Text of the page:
He's always willing.


Anonymous said...

Very true, Bonnie. It is so easy to see our own problems while glossing over the problems of others. I think that is one of the great gifts of families, is that they force you to look outside yourself to focus on someone else's needs, ie spouse/child/sibling/parent. Anyway, back to work.


MyDonkey Five said...

I agree wtih Marshall and am very glad we can turn to the Lord to help us be better and gain mercy for those we have a hard time showing it to.

And as for giving to charity, I once had a philosophy class at Temple where we discussed the issue of giving money to the poor and wondering if they would use it for good or bad things. The consensus was that the money giver shouldn't judge and just give, regardless of what the person may do with the money. The giver benefits for what he does, which is in his control, and cannot be held accountable for things outside of his control, what they person does with the money. Make sense? I agree that it's the act that counts. Good luck with findng a suitable way to "give back"!

MyDonkey Five said...

And when I complain about being at the end of pregnancy and being so uncomfortable, I never mean it as an offense towards you. I am very grateful for the life I am carrying. More than anything it's nice to hear from people that you can make it and it will be okay, even when it seems unbearable.

overlyactive said...

It is interesting that you wrote about this because I was thinking about this as well. It is so hard to know who to help out financial. There is always people calling for your help with this organization or we get a dozen mailings with different very worthy causes to donate to. We can't help them all so who needs it the most? I believe your right in your statement that true charity is our ability to show other people sympathy. That can be the hardest. Thanks for your your thoughts, I have been enjoying your blog, I feel like I know you so much better. You have many followers because you write so well. Thanks for sharing!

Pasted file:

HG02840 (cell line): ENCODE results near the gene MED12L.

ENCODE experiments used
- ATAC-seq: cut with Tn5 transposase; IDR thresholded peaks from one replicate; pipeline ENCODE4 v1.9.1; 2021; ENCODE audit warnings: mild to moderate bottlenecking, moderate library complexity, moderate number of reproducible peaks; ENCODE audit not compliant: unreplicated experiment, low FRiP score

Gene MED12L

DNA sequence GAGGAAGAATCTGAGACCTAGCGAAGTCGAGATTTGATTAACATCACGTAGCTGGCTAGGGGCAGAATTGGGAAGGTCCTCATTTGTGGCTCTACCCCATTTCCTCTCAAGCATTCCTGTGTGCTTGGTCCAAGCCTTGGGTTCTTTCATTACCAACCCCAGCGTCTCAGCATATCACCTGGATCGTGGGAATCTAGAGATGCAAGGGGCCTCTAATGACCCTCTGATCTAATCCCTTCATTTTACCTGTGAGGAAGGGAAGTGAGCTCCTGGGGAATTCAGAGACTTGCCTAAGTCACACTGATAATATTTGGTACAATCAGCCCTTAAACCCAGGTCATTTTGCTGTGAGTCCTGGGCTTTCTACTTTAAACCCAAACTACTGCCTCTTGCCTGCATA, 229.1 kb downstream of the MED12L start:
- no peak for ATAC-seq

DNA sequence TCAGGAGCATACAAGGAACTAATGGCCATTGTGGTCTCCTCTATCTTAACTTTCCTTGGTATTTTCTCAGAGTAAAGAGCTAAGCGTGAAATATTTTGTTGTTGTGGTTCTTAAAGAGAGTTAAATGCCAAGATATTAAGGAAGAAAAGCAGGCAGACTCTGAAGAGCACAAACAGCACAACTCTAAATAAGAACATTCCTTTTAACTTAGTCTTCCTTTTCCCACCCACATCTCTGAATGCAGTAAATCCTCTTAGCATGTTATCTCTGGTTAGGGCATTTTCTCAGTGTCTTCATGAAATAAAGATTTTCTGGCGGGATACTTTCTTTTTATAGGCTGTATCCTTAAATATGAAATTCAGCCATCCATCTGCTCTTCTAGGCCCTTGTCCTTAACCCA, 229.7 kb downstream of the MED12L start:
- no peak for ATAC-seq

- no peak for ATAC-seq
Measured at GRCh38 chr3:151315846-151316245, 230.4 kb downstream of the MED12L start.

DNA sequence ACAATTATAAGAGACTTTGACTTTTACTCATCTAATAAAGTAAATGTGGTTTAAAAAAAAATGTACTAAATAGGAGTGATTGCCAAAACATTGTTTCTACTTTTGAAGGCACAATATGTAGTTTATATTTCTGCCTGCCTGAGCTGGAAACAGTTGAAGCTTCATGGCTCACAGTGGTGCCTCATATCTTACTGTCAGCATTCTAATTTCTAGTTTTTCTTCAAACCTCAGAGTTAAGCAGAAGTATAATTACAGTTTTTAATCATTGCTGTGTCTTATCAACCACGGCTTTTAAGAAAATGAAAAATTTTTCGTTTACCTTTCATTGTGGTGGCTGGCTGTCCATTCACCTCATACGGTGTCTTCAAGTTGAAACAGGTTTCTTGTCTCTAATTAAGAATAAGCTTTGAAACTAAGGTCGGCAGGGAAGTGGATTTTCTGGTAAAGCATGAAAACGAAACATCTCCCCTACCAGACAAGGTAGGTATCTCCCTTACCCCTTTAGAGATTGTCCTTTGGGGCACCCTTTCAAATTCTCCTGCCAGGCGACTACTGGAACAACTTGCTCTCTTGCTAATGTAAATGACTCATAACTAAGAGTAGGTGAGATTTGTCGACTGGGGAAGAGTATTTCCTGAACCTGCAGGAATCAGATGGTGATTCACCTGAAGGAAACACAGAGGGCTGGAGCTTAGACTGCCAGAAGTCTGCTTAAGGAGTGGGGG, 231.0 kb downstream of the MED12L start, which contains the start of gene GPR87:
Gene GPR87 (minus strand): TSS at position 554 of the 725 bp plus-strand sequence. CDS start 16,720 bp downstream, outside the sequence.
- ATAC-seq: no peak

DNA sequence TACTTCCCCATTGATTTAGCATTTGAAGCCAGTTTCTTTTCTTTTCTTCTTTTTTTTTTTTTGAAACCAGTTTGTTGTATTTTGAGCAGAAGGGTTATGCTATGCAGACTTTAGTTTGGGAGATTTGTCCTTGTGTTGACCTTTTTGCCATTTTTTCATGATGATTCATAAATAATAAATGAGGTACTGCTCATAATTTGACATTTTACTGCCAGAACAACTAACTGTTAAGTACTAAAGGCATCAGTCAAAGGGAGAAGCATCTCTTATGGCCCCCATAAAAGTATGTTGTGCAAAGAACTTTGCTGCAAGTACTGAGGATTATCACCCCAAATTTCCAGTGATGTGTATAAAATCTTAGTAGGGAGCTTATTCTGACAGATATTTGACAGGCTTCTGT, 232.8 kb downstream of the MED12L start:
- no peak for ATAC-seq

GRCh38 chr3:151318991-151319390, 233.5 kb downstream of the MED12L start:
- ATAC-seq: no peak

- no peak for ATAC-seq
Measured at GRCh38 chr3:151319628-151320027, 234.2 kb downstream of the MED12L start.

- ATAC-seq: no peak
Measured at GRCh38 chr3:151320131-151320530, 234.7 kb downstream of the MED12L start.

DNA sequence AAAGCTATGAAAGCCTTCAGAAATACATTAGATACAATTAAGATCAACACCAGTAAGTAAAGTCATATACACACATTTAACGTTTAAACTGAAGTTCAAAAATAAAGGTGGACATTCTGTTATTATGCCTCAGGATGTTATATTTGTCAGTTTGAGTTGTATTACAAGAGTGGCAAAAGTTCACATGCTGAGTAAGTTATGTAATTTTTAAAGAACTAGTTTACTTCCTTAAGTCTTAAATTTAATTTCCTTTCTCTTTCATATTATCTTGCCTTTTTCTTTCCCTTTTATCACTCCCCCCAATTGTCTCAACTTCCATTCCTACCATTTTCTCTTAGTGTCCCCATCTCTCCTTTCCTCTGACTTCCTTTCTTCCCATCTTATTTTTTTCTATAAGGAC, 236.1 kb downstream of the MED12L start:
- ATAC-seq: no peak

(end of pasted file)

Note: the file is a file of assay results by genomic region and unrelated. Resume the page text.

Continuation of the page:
Sarah said...

Edinburgh is a city quite notorious for it's begging hustlers. When one offers money to those on the street there, it's almost certainly going to a larger cause. This in turn hardens one's heart and provides many excuses to not give. I have found myself very reluctant to give money, but there is always the option of handing out food that you buy for them, then I find my excuses dwindling. I know I couldn't afford to feed everyone from one end of Princes Street to the other, yet, I can do something and not worry where my contribution is going. Perhpas, instead of your dollar bills you could have a bag of fruit and give that out until it runs out?

Have you ever pondered the following, and I mention it in relation to the pregnant women who moan... could charity sometimes be to share your feelings (kindly) so as to enable others to experience life differently? The Lord will often work that way with us. Perhaps such insensitive women need a loving word about the blessing they has fallen upon so easily and that there are many others who morn because of it's absence. Can not we say that charity could be to provide perspective? After all, if we are to bring the Lord our weakness, and his grace is to be sufficient for us, and said weakness is to be made strong, how can he do this without perspective?
The key is to do it with love; love for the individual, love for the Lord and love for oneself.
I have yet to perfect in action such thoughts, but I thought I would share...

overlyactive said...

My first exposure to this (people asking for handouts) was on my mission in Portugal. After discussing it with my companions we concluded that Christ's counsel is to feed the hungry, clothe the naked, shelter the homeless, etc. Thereupon we strove to always have some kind of food with us to give to those asking for money. If caught w/o food we would offer to take them to a cafe and buy them a meal. Rarely did they take us up on the offer but a couple of times they did. -Devin